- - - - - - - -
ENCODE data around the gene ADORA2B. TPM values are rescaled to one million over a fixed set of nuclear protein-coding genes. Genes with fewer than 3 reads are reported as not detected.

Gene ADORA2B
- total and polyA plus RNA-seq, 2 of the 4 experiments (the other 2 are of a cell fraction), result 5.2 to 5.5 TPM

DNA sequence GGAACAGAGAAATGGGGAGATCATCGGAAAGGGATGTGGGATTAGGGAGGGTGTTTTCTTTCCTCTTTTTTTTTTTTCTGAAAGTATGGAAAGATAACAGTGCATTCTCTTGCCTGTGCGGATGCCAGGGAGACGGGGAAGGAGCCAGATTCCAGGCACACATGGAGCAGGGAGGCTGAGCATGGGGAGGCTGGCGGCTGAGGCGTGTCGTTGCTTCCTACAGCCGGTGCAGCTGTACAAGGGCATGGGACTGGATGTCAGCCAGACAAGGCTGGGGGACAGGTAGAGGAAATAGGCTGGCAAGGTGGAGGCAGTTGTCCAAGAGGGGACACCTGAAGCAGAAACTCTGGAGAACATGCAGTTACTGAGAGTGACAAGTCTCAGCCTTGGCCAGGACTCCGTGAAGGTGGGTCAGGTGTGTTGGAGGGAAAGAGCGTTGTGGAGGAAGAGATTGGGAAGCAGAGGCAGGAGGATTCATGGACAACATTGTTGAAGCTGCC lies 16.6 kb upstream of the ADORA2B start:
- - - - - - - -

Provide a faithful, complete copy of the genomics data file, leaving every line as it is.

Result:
ENCODE data around the gene ADORA2B. TPM values are rescaled to one million over a fixed set of nuclear protein-coding genes. Genes with fewer than 3 reads are reported as not detected.

Gene ADORA2B
- total and polyA plus RNA-seq, 2 of the 4 experiments (the other 2 are of a cell fraction), result 5.2 to 5.5 TPM

DNA sequence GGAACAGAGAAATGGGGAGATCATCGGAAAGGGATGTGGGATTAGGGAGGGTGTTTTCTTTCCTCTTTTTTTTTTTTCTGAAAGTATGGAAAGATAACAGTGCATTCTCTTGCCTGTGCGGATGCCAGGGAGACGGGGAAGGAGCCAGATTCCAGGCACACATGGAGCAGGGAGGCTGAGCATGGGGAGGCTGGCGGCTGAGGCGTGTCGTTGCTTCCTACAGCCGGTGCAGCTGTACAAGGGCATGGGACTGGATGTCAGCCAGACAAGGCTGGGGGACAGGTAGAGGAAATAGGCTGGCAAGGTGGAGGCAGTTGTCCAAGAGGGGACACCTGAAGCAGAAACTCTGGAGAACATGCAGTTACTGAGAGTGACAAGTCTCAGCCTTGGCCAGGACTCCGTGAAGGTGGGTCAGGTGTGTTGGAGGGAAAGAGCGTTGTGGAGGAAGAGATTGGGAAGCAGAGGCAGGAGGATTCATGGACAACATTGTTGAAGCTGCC lies 16.6 kb upstream of the ADORA2B start: